Tag Archives: Sistema Scotland

Score and Pärt’s

Members of the public rarely see the orchestral score of a symphony – certainly not before its premier. In what must be a first, Universal Edition have published an e-score of Symphony No. 4 by Estonian composer Arvo Pärt, which receives its premier by the LA Philharmonic next month.

The score contains no audio facility and is tricky to navigate but that is to look a gift horse in the mouth. To see on e-paper the inner-workings of the distinctive sound of Pärt’s music feels like some kind of privilege.

Chasing the links for this post turned into a joyous example of what I earlier referred to as pinball reading. I first came across the story on the blog of Alex Ross – winner of the Guardian First Book Award for The Rest Is Noise. He rightly cites Tom Service of Radio 3’s Music Matters as his source. In my search for a link to the LA Philharmonic I came across this 13-minute video from CBS News (the only news site to advertise Viagra??) on the orchestra’s new conductor Gustavo Dudamel. In the film he describes his gratitude for El Sistema in which he was tutored, along with plans for a similar programme in LA.  Will El Sistema continue to grow beyond Caracas, Los Angeles & Stirling?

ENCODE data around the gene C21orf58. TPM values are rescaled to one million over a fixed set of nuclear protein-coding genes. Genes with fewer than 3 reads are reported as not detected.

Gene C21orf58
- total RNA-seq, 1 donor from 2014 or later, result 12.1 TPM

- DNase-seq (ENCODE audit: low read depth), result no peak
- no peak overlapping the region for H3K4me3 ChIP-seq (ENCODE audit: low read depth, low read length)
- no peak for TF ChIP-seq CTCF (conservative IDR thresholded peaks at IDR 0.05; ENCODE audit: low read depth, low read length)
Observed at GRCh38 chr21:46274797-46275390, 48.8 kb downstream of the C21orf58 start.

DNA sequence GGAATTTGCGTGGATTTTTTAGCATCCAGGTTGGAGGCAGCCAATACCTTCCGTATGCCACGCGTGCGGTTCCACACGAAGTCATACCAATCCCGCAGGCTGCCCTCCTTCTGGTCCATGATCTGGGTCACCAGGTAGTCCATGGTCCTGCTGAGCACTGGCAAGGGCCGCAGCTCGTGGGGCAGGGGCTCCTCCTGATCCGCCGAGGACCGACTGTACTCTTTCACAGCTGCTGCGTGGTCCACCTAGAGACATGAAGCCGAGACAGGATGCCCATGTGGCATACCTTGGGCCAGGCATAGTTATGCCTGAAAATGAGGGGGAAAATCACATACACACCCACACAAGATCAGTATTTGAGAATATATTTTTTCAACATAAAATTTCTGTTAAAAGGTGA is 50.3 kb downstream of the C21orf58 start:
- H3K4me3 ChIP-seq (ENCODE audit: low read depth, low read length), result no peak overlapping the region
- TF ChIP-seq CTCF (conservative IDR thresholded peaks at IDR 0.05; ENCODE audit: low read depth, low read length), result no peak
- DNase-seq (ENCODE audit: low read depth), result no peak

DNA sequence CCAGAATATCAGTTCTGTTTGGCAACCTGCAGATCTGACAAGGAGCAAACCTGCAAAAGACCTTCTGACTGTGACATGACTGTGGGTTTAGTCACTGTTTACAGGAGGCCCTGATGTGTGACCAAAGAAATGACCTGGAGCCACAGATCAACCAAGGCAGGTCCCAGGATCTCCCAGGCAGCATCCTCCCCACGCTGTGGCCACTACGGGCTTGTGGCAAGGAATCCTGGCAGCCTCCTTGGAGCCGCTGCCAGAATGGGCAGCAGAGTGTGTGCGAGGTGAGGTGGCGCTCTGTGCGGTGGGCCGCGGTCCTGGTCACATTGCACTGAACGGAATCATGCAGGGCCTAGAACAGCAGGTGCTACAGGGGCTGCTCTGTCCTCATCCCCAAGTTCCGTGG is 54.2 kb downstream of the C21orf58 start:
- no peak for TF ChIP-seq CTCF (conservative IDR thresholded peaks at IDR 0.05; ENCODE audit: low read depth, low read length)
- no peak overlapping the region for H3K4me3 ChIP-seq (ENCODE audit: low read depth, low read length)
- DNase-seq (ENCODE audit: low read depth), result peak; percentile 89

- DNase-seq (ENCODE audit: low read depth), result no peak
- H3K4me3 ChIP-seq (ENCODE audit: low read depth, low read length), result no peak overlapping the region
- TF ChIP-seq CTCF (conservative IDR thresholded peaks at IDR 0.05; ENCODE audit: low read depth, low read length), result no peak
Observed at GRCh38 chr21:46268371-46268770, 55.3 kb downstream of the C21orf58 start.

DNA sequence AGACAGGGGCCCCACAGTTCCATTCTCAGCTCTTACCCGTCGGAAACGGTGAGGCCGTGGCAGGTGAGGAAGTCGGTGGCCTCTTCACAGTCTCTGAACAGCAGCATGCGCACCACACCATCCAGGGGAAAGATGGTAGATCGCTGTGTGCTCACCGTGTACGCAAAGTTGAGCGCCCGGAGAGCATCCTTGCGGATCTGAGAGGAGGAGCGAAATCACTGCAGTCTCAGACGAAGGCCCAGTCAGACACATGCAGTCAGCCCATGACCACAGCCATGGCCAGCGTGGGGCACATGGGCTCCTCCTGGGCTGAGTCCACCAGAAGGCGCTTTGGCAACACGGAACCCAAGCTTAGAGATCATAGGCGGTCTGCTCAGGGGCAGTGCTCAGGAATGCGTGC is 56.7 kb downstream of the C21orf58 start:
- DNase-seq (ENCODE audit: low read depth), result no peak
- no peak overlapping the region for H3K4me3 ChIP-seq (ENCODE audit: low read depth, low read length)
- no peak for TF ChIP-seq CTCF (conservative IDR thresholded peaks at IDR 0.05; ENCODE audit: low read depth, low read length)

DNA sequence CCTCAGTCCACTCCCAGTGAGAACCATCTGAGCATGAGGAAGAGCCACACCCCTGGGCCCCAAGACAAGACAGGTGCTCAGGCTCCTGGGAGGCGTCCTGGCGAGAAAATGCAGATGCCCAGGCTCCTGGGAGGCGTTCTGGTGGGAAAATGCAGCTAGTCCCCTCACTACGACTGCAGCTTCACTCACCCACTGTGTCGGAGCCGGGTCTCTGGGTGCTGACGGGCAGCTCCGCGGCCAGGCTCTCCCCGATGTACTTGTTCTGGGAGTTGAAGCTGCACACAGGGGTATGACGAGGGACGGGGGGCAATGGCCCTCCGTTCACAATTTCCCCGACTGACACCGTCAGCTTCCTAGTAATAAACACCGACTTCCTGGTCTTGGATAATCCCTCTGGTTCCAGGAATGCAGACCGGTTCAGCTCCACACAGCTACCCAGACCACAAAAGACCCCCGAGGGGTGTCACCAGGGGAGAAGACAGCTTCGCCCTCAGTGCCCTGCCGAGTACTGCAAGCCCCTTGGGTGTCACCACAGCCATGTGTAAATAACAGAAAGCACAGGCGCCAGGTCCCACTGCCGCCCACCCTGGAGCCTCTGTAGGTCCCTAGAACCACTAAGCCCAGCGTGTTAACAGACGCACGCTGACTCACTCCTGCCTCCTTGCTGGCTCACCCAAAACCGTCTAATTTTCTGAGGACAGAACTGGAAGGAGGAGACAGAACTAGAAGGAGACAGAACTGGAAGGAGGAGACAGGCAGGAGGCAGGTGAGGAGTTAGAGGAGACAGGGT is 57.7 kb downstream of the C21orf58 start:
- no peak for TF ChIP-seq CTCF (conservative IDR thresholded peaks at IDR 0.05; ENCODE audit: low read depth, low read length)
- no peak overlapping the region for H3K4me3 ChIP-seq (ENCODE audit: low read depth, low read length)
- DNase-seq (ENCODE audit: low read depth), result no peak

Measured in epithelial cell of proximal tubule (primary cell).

Guess who said this…

Music has to be recognized as an…agent of social development in the highest sense, because it transmits the highest values – solidarity, harmony, mutual compassion. And it has the ability to unite an entire community and to express sublime feelings.”

These are the words of José Antonio Abreu, the founder of El Sistemathe now famous system of music education in Venezuela. It was announced today that he is one of three winners of the TED Prize 2009.

At one end of the scale young children escape from a world of drugs and guns into the more nurturing environment of “102 youth orchestras, 55 children’s orchestras, and 270 music centers.” At the other emerges the Orquesta Juvenil Simón Bolívar de Venezuela whose performance and reception at the 2007 Proms remains one of the most moving things I’ve ever seen. You can get some idea of the atmosphere in this video. During the interval the conductor, Gustavo Dudamel, spoke in terms of unconfined respect and admiration for maestro Abreu in an interview with Verity Sharp.

Inspired by the Venezuelan model, a Scottish version is underway. You can read about Sistema Scotland here.